Help! My Son Cries About Every Little Thing! – MBFLP 272

A member of our Facebook community asked, “What about boys crying?” There have been people who said it’s unmanly to cry, and discouraged or even disciplined their sons for crying – ever. On the other hand, some say it’s less than human to hold back the tears – so we should allow or encourage our sons to freely express everything. But what’s the Biblical balance here? Does the Scripture have anything to say about men who cry? And how should that inform our parenting toward our sons?

Scriptures We Referenced

Isaiah 8:20 – To the law and to the testimony! If they do not speak according to this word, it is because there is no light in them.

Examples of Strong Godly Men Who Cried

John 11:35 – Jesus wept.

Matthew 26:74-75 – Then [Peter] began to curse and swear, saying, “I do not know the Man!” Immediately a rooster crowed. And Peter remembered the word of Jesus who had said to him, “Before the rooster crows, you will deny Me three times.” So he went out and wept bitterly.

Philippians 3:17-19 – Brethren, join in following my example, and note those who so walk, as you have us for a pattern. For many walk, of whom I have told you often, and now tell you even weeping, that they are the enemies of the cross of Christ: whose end is destruction, whose god is their belly, and whose glory is in their shame—who set their mind on earthly things. (The apostle Paul)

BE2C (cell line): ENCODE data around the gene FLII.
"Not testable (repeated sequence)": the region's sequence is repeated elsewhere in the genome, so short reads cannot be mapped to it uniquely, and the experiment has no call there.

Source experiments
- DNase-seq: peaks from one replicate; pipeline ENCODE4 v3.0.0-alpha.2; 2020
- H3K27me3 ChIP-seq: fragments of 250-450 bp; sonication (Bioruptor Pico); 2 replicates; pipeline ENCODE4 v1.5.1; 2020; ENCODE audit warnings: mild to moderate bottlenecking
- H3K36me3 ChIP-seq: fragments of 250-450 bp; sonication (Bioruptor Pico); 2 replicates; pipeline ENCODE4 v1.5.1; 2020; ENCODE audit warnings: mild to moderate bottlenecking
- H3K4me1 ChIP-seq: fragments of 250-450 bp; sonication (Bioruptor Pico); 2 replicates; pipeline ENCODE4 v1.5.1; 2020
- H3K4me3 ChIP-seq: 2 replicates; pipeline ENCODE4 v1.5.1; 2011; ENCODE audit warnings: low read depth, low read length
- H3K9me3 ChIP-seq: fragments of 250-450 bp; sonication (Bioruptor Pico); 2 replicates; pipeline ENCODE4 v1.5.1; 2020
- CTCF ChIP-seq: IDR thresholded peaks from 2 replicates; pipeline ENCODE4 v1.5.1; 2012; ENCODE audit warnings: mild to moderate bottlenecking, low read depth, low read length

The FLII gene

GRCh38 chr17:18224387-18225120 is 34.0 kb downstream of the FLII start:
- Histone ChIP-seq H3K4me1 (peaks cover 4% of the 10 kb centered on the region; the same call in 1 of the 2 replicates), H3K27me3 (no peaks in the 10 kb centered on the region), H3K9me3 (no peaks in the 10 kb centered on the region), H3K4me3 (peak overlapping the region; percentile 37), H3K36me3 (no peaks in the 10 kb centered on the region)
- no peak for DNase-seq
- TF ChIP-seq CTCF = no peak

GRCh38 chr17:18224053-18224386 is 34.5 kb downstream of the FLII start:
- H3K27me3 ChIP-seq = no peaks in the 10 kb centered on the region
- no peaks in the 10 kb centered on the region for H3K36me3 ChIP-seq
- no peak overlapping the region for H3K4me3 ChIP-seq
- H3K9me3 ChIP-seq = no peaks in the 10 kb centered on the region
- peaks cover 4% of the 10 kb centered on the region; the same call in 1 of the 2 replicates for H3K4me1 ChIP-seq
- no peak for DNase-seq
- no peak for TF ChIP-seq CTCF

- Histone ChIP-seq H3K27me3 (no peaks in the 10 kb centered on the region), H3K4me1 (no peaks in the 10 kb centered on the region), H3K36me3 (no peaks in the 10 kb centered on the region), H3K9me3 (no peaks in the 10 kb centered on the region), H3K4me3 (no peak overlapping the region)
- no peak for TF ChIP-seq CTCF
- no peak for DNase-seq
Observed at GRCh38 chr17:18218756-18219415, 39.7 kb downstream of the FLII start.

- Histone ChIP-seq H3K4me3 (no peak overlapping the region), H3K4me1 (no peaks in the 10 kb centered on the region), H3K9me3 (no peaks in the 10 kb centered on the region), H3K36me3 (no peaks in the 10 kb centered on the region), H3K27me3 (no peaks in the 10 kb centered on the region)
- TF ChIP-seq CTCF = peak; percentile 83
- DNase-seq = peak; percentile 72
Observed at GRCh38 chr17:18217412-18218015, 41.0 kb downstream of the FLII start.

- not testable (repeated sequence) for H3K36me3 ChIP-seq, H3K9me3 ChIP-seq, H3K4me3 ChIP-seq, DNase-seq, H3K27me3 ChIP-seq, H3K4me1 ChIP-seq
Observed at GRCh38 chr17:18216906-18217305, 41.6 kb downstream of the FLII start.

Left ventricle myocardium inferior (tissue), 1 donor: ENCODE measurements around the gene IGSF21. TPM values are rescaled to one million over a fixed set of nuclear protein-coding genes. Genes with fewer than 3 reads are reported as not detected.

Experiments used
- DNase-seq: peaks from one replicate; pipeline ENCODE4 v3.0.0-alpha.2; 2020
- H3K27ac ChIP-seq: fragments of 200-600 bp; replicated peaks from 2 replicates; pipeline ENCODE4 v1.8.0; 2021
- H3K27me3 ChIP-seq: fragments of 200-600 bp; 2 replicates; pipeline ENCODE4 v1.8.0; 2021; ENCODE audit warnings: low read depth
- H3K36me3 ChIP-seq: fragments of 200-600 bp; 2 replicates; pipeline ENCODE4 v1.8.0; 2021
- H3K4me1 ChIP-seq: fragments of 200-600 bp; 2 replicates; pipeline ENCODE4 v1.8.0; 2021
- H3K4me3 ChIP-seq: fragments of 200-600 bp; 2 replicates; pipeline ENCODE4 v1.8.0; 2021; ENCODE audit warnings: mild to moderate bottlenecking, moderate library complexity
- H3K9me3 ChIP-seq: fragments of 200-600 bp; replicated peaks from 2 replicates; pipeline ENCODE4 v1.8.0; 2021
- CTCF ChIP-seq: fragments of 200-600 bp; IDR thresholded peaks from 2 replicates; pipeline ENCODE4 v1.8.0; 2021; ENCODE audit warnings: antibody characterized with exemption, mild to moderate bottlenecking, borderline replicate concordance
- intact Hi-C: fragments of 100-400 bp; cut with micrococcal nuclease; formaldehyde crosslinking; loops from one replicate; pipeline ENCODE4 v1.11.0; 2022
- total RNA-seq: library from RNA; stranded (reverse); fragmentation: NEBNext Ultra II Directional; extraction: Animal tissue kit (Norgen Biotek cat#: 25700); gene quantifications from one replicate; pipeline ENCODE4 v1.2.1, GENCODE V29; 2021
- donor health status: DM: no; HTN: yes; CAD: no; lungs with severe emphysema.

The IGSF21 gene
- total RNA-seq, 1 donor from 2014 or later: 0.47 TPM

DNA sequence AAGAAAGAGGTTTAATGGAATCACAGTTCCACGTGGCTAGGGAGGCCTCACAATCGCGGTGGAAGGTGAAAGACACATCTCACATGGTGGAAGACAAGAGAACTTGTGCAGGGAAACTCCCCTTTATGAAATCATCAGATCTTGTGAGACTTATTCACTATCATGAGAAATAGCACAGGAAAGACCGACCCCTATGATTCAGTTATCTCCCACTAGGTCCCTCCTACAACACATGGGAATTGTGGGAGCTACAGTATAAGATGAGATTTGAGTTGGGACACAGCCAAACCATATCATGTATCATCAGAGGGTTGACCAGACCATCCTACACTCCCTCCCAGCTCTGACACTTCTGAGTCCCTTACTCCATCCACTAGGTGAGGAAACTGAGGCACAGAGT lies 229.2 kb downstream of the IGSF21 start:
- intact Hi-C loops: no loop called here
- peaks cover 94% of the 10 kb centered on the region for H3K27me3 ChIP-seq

Reminders There are Times for Both Weeping and Restraint

Ecclesiastes 3:1, 4 – To everything there is a season, a time for every purpose under heaven. … A time to weep, and a time to laugh; a time to mourn, and a time to dance … 

Nehemiah 8:9-10 – And Nehemiah, who was the governor, Ezra the priest and scribe, and the Levites who taught the people said to all the people, “This day is holy to the LORD your God; do not mourn nor weep.” For all the people wept, when they heard the words of the Law. Then he said to them, “Go your way, eat the fat, drink the sweet, and send portions to those for whom nothing is prepared; for this day is holy to our Lord. Do not sorrow, for the joy of the LORD is your strength.”

Romans 12:15 – Rejoice with those who rejoice, and weep with those who weep.

Proverbs 25:28 – Whoever has no rule over his own spirit is like a city broken down, without walls.


Teaching Kids Self-Control – MBFLP 207

This episode we deal with a perennial problem in parenting – how in the world do we teach our kids self-control? The entertainment and collegiate culture may celebrate raw emotion and thoughtless self-expression – if it’s “authentic” it’s immune from criticism – but the Bible says differently. What’s more, every parent knows that what you might laugh about when they’re two, can wreck their lives when they’re twenty … and make your home intolerable when they’re sixteen. So what can we do to start – and continue – teaching the critical habit of self-control?


 

New
by
Hal and Melanie Young
CLICK HERE to find out more! 

 


What Does the Bible Tell Us?

The Scriptures warn against being led by our impulses and appetites. The Proverbs are full of warnings about the outcome of anger, drunkenness, laziness, gluttony, lust … TLDR, it doesn’t end well for the person “whose god is their belly, who set their minds on earthly things.” (Philippians 3:19)